This week we’re excited to announce the launch of the new GigaOM Pro report format. This new HTML report allows you to read reports directly on the website, without downloading a PDF first. Check out Shannon Arvizu’s “Disrupting the university: near-term opportunities in the digital learning market,” the first report to be published in this new format. Of course, you’ll still be able to download all GigaOM Pro content as PDFs, but our new report format will improve your on-site report viewing and browsing experience. And now on to the most popular content of the week:
First, in “Forecast: sizing the software-defined networking market,” Lee Doyle looks at the rapidly evolving software-defined networking (SDN) landscape, as fresh batches of startups and established corporations alike enter this competitive arena. The outlook for the SDN enterprise market continues to expand, and recent acquisitions (such as VMware’s $1.2 billion deal with Nicira) indicate major opportunities ahead. Doyle analyzes the current and near-term future prospects for SDN in the enterprise, focusing on the products (hardware, software, and services), use cases, and applications that business customers will find most relevant.
Next, David Linthicum’s latest weekly update tackles more thorny cloud questions in “Are private clouds worth it?” Linthicum analyzes data from a recent Enterprise Management Associates survey and takes a look at what a “private” cloud actually means, and — more importantly — what private clouds are not before weighing the benefits and disadvantages for a private or public cloud deployment for enterprise purposes.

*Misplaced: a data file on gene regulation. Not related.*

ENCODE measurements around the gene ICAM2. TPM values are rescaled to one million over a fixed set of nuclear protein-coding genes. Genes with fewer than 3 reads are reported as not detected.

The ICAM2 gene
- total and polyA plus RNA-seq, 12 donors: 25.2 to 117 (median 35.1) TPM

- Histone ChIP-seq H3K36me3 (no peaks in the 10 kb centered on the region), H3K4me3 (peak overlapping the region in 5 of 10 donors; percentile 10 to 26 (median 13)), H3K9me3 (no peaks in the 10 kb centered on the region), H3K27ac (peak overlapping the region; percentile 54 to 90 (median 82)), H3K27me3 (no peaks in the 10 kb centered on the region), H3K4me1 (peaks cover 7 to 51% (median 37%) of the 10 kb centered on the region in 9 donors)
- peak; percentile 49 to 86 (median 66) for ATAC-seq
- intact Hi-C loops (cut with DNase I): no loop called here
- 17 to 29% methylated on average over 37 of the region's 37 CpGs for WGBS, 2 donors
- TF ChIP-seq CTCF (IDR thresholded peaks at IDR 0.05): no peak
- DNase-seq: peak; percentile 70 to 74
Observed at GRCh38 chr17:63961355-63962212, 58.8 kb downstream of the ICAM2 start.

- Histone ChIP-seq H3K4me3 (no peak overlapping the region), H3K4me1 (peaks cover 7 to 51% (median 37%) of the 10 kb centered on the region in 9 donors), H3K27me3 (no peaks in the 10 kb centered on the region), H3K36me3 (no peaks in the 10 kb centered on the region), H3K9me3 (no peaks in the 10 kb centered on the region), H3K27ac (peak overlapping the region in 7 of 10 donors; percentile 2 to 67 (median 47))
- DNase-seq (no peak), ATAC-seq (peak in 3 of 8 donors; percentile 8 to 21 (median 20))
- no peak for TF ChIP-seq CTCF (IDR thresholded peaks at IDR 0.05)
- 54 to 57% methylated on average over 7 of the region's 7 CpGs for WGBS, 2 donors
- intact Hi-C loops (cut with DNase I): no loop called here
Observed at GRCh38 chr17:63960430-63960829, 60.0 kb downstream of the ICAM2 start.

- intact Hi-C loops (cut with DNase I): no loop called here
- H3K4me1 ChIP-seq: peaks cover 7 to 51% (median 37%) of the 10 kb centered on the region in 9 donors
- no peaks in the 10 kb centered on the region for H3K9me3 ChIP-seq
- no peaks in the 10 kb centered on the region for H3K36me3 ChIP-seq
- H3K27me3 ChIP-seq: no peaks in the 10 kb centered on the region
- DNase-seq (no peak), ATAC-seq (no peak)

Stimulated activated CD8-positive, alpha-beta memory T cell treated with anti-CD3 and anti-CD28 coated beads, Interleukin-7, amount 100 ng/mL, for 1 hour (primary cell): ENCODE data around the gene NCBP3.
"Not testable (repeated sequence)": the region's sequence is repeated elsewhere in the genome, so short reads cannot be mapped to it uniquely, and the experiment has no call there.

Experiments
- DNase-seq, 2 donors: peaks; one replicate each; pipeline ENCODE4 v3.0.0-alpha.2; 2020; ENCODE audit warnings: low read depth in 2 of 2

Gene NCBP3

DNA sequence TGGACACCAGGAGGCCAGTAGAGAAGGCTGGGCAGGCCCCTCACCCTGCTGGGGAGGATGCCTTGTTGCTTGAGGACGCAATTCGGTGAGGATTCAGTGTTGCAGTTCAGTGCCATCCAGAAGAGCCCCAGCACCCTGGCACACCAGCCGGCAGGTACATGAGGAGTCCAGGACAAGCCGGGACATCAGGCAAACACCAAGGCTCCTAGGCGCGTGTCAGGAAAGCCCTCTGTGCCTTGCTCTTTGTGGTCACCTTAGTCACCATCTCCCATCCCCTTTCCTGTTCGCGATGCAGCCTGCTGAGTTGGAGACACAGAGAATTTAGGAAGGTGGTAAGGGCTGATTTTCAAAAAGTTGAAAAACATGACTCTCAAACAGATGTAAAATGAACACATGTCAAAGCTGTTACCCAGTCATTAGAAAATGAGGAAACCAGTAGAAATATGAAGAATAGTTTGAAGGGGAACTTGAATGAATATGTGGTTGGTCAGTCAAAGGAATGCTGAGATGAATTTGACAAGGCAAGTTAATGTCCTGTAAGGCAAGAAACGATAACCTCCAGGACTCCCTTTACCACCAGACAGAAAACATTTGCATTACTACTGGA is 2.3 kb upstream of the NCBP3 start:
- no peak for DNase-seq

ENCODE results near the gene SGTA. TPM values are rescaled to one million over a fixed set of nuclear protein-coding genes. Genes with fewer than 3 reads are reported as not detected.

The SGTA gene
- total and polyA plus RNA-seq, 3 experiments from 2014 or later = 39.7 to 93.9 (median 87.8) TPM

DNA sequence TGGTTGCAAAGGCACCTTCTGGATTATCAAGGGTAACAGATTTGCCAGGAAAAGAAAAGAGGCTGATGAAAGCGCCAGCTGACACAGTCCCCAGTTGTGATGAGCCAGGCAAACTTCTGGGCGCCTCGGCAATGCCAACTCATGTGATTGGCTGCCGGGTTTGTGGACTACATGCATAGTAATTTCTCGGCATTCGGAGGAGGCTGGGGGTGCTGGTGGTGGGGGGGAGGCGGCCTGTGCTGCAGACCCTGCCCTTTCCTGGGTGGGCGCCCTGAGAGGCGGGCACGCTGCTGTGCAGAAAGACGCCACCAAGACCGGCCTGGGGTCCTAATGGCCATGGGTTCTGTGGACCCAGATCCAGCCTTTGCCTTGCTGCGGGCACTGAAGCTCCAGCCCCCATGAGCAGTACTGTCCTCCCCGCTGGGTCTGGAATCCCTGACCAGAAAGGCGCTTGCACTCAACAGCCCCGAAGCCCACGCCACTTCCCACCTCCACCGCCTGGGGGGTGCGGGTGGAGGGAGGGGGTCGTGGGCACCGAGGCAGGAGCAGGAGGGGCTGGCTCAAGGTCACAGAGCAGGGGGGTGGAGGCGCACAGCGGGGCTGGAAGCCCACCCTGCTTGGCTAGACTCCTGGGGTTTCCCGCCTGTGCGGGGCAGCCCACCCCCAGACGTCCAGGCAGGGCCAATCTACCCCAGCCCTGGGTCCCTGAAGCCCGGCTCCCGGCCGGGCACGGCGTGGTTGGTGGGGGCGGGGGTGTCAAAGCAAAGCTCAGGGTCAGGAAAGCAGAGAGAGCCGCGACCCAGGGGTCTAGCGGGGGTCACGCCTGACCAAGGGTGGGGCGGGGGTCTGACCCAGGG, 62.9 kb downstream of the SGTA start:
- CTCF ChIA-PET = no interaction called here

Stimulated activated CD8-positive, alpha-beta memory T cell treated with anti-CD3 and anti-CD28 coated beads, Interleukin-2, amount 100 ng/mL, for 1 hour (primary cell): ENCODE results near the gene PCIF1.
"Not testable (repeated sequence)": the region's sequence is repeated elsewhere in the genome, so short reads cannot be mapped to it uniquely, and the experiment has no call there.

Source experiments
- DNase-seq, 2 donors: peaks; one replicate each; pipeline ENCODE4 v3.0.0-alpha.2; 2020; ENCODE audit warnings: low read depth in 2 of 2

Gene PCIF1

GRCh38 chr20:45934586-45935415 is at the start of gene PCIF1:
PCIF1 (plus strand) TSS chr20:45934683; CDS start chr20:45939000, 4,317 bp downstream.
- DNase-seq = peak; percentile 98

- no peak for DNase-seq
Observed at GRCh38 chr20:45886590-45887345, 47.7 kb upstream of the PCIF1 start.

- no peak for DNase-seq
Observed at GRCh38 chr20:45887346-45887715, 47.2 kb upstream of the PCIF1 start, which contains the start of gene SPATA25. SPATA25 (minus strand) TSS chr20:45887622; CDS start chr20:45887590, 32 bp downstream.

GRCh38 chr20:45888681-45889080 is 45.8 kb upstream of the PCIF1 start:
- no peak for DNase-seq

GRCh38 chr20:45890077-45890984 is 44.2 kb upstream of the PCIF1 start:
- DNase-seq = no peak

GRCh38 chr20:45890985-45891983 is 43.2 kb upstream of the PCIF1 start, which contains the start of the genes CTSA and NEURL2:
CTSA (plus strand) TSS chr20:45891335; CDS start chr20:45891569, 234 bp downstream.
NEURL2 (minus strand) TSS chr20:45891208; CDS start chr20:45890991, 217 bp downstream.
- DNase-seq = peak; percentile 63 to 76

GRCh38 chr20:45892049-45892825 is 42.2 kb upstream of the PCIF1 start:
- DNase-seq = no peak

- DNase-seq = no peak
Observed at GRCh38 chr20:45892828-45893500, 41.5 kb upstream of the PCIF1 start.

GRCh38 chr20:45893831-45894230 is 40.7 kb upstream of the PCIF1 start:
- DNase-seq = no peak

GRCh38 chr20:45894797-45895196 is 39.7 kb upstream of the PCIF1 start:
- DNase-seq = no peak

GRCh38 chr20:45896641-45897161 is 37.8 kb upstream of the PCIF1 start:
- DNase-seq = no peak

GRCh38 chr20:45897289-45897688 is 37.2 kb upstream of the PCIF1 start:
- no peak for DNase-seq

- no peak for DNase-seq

Last, Peter Crocker looks at the most recent iteration of social networking services in “Proximity-based mobile social networking: outlook and analysis.” Using the examples of apps such as Highlight and Grindr, Crocker defines proximity-based social networking applications as services that connect users based on physical proximity to one another, as well as facilitating connections among people in a certain time and place. Mobile application vendors have quickly and deeply grasped onto this market segment, and Crocker predicts that the market will grow to $1.9 billion by 2016. In this report, Crocker analyzes the types of social networking mechanics presently in use and the existing technology and market structure before providing his forecasts for the next four years.
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